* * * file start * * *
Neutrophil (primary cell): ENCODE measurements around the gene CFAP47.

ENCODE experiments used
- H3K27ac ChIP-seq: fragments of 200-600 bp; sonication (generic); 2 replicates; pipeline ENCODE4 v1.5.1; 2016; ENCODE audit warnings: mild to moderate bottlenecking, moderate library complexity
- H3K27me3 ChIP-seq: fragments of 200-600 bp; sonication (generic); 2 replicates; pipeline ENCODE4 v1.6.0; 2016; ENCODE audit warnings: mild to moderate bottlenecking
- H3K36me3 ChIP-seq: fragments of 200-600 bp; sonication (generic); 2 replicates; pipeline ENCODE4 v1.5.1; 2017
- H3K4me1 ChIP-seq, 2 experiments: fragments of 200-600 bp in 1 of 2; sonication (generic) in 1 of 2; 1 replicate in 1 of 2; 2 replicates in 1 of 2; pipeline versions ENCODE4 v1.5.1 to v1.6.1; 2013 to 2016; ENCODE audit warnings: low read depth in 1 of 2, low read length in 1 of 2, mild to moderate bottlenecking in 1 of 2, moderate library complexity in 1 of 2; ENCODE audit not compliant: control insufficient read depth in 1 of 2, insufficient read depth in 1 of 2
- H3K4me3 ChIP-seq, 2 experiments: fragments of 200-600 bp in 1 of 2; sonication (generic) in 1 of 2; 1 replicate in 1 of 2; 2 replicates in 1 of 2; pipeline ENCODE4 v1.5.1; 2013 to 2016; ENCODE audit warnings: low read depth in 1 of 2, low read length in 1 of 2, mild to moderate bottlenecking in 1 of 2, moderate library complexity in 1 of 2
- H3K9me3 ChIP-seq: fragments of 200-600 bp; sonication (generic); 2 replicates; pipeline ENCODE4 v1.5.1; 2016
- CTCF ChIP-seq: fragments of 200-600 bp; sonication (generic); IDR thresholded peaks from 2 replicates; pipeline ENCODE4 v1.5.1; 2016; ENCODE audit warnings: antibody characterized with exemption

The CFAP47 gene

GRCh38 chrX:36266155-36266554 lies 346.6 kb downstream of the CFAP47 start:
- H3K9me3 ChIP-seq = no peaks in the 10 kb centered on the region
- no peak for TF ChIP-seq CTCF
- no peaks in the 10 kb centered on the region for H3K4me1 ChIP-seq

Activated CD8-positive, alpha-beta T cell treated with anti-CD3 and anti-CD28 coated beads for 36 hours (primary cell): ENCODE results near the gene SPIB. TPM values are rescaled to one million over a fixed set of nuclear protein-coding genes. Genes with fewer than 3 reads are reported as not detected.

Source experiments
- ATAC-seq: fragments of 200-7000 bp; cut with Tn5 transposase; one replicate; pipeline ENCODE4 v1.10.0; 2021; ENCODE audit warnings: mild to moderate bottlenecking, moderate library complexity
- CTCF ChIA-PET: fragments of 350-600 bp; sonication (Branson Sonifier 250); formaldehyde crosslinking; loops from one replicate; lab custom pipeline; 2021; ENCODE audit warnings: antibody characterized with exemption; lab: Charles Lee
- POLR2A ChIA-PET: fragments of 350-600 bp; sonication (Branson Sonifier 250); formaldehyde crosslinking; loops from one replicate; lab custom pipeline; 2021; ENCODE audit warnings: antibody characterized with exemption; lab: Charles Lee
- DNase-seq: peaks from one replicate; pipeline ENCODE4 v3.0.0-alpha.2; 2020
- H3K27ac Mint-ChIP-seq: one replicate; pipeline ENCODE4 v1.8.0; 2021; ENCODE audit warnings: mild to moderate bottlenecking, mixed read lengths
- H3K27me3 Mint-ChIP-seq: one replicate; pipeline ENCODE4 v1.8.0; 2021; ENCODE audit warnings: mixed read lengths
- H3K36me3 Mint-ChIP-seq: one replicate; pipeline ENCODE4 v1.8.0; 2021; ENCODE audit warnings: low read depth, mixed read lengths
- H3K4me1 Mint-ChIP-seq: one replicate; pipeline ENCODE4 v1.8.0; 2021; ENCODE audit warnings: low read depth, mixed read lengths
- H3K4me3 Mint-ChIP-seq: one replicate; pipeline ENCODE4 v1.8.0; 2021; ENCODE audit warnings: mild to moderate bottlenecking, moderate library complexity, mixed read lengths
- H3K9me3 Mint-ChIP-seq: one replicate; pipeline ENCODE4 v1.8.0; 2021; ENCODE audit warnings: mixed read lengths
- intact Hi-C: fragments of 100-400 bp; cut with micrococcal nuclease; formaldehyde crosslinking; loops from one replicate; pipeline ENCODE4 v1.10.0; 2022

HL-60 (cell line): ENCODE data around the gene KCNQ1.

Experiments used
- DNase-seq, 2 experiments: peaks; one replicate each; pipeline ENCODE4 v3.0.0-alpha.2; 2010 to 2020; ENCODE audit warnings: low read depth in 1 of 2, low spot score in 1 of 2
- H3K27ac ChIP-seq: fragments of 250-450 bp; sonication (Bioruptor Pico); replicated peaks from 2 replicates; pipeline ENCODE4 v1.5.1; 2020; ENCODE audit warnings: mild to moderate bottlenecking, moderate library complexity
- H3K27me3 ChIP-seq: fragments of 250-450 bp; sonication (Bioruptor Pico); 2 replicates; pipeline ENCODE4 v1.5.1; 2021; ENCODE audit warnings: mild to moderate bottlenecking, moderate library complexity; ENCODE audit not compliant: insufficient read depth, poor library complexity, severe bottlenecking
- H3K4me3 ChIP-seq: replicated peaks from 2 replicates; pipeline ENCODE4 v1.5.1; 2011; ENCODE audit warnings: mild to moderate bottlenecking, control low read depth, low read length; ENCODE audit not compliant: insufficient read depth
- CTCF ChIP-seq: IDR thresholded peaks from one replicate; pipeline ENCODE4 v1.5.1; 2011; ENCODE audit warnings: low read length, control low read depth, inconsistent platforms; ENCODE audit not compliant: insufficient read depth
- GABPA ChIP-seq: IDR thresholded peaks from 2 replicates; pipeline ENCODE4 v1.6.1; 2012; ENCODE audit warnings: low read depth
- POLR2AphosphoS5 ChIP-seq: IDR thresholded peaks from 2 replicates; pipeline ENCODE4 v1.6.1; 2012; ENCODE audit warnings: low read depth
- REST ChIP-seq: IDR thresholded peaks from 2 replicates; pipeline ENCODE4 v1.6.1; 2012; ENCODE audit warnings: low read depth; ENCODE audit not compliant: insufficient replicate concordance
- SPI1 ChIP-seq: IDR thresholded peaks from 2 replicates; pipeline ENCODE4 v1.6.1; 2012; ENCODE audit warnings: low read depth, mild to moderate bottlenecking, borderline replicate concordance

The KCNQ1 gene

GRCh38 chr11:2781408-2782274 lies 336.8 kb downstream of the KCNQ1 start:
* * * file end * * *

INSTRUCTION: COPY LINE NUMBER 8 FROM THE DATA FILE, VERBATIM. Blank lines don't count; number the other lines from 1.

- H3K9me3 ChIP-seq: fragments of 200-600 bp; sonication (generic); 2 replicates; pipeline ENCODE4 v1.5.1; 2016